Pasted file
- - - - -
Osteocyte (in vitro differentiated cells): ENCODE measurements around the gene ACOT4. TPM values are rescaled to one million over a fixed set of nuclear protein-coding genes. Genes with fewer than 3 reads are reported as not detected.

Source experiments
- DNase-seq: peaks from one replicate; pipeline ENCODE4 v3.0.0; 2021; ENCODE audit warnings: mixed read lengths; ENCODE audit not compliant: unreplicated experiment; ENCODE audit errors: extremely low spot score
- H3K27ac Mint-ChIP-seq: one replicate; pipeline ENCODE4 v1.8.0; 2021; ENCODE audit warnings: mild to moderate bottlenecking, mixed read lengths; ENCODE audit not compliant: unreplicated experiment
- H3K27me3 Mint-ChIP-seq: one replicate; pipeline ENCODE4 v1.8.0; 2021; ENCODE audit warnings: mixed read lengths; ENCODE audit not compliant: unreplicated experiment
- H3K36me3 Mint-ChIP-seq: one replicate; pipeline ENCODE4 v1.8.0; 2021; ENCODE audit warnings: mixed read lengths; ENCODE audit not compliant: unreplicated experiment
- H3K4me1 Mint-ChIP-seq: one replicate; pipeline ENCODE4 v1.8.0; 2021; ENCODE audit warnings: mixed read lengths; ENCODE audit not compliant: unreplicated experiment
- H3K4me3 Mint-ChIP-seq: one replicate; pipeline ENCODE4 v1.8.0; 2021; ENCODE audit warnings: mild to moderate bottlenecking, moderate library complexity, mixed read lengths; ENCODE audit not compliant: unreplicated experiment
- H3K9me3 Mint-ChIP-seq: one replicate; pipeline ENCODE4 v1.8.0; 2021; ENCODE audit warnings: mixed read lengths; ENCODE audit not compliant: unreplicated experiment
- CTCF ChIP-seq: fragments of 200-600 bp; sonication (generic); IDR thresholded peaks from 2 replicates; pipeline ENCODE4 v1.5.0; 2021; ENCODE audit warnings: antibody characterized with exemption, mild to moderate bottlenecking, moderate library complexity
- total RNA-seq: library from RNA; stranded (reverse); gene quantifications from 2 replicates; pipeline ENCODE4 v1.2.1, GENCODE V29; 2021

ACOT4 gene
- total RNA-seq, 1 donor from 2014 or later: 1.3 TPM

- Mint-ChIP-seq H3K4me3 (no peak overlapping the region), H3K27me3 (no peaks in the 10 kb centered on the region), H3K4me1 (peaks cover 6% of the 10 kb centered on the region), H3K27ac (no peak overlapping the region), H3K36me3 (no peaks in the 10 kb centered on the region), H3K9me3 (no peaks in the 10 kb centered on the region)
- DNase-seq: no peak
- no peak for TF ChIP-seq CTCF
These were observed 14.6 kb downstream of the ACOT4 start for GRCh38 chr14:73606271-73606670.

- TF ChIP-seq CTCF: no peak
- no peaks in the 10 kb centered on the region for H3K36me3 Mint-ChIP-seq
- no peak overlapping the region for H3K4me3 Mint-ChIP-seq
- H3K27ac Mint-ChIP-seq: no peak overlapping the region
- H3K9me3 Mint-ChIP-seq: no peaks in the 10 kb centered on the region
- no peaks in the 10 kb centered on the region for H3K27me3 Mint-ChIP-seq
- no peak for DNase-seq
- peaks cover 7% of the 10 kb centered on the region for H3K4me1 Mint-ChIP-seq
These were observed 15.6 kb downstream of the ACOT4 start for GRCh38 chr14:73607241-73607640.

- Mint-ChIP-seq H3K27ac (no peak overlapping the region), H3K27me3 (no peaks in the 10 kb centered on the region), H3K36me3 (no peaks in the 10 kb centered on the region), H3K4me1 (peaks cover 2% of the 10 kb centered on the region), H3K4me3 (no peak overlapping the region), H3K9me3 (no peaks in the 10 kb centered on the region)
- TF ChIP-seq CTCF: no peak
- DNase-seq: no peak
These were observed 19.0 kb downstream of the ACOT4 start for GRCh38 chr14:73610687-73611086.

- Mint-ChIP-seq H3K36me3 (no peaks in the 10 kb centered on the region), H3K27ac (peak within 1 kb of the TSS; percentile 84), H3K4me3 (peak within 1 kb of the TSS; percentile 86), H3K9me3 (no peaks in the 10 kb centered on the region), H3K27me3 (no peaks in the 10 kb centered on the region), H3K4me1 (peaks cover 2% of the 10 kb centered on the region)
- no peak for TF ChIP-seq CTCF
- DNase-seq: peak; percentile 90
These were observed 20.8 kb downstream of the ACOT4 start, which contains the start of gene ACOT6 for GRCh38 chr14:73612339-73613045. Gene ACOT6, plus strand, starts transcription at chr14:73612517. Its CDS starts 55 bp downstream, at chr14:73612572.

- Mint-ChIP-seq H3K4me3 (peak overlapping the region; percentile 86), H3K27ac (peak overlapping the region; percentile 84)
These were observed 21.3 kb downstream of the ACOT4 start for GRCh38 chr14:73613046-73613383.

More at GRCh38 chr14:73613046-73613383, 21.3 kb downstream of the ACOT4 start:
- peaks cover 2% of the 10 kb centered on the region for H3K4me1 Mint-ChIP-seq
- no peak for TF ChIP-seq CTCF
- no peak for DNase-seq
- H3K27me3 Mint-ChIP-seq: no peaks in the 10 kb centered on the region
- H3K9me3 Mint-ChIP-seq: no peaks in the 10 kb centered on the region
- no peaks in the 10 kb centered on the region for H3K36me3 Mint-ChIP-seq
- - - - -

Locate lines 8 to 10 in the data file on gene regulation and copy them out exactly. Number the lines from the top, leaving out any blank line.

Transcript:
- H3K4me3 Mint-ChIP-seq: one replicate; pipeline ENCODE4 v1.8.0; 2021; ENCODE audit warnings: mild to moderate bottlenecking, moderate library complexity, mixed read lengths; ENCODE audit not compliant: unreplicated experiment
- H3K9me3 Mint-ChIP-seq: one replicate; pipeline ENCODE4 v1.8.0; 2021; ENCODE audit warnings: mixed read lengths; ENCODE audit not compliant: unreplicated experiment
- CTCF ChIP-seq: fragments of 200-600 bp; sonication (generic); IDR thresholded peaks from 2 replicates; pipeline ENCODE4 v1.5.0; 2021; ENCODE audit warnings: antibody characterized with exemption, mild to moderate bottlenecking, moderate library complexity